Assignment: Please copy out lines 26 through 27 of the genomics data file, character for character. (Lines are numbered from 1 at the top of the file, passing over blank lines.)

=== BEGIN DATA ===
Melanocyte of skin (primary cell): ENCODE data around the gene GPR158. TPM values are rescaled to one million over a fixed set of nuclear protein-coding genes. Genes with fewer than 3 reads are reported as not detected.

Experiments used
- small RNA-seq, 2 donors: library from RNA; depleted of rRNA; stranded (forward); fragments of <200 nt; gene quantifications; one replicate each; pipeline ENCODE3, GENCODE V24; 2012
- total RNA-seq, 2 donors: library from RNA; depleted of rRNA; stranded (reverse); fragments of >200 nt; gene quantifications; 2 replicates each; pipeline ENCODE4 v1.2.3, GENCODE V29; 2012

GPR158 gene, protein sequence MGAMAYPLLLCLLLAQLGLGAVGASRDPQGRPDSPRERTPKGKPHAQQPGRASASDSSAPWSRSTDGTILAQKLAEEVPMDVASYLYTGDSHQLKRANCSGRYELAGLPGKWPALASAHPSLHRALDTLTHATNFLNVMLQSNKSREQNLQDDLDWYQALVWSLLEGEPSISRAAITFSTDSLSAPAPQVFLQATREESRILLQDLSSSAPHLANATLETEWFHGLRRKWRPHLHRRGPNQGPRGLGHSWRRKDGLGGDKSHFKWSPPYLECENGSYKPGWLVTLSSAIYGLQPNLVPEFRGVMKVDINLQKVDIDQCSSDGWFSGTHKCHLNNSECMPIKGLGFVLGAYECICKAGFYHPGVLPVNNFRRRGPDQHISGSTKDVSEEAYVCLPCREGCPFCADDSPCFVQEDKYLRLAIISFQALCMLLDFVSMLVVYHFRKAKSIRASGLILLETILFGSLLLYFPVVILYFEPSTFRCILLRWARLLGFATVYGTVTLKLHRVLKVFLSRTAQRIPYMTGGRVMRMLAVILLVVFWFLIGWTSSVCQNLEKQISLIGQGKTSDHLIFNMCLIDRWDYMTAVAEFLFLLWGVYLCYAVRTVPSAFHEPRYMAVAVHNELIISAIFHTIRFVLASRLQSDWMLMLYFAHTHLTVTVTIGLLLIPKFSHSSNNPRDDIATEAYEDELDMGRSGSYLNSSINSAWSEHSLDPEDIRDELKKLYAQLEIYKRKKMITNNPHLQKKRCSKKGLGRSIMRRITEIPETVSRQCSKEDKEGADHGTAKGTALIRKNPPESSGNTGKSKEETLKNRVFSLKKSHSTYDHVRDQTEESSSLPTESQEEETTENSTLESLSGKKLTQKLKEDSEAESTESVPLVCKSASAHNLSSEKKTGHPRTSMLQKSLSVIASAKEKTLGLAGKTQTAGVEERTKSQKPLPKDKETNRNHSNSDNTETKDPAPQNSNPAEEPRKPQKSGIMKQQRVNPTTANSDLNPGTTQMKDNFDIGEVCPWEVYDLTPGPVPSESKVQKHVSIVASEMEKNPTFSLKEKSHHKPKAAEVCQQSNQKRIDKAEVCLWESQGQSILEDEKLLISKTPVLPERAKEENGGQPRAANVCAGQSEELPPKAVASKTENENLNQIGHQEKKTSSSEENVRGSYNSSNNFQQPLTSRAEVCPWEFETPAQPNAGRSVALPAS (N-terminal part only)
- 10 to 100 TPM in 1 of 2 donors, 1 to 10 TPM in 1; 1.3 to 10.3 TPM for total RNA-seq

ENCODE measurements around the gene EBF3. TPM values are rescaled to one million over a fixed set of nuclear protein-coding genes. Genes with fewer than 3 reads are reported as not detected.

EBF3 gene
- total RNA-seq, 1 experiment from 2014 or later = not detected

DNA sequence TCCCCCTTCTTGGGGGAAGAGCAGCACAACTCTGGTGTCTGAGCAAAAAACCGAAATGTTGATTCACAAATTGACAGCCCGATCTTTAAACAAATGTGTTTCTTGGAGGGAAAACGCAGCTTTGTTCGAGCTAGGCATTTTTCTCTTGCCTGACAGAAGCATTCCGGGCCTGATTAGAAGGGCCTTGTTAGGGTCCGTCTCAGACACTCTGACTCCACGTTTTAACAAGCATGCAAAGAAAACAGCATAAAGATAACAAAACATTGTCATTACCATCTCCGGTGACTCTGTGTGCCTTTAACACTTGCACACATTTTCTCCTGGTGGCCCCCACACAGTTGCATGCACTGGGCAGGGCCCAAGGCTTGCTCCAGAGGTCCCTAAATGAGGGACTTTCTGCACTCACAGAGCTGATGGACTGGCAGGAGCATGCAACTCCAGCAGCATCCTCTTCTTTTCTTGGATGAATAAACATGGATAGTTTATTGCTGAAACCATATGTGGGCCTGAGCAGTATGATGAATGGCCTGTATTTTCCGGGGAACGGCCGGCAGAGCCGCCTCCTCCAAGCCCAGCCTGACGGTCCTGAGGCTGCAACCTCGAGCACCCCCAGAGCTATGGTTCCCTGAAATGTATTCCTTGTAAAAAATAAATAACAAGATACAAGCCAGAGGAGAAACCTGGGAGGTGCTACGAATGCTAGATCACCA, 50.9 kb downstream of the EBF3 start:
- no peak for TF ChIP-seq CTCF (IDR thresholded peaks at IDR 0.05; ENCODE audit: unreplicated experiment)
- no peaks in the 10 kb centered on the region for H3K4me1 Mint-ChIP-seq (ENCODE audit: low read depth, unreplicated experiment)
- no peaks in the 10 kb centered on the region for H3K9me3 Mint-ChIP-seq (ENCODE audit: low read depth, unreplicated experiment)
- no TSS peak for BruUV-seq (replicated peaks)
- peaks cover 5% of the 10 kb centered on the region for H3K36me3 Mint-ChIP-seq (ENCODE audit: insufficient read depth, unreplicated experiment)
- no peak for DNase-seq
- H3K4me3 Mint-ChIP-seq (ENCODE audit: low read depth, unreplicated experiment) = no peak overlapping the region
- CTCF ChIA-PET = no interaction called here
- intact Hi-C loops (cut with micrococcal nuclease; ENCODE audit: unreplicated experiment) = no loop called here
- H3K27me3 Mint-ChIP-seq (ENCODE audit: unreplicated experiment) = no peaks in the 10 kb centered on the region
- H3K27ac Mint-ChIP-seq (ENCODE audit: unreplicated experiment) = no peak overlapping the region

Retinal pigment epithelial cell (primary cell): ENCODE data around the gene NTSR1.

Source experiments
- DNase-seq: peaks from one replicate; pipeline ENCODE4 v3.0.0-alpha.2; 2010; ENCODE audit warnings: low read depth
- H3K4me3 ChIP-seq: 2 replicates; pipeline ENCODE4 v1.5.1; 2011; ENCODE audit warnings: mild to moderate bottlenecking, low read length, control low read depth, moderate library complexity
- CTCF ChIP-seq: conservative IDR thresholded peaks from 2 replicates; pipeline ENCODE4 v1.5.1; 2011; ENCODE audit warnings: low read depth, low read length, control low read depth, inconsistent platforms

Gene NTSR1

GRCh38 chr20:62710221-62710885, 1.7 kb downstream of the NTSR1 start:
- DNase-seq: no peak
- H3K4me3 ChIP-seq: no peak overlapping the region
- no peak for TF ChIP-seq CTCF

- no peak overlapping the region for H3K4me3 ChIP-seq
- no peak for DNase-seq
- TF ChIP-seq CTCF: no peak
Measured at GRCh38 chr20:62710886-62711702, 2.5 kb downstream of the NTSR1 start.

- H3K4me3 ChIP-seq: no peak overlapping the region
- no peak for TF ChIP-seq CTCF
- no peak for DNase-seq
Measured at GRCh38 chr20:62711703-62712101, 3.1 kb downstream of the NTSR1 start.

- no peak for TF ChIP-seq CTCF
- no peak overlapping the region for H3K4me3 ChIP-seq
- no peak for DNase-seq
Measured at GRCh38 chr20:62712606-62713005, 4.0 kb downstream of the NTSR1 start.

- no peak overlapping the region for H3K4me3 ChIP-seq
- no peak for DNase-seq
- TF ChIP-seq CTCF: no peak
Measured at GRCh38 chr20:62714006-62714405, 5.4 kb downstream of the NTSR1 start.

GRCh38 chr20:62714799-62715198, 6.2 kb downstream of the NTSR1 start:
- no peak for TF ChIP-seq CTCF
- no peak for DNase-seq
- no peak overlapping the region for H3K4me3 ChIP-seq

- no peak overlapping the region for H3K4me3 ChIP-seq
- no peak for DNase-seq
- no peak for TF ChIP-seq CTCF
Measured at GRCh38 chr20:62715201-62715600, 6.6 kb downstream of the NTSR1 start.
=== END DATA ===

- CTCF ChIP-seq: conservative IDR thresholded peaks from 2 replicates; pipeline ENCODE4 v1.5.1; 2011; ENCODE audit warnings: low read depth, low read length, control low read depth, inconsistent platforms

Gene NTSR1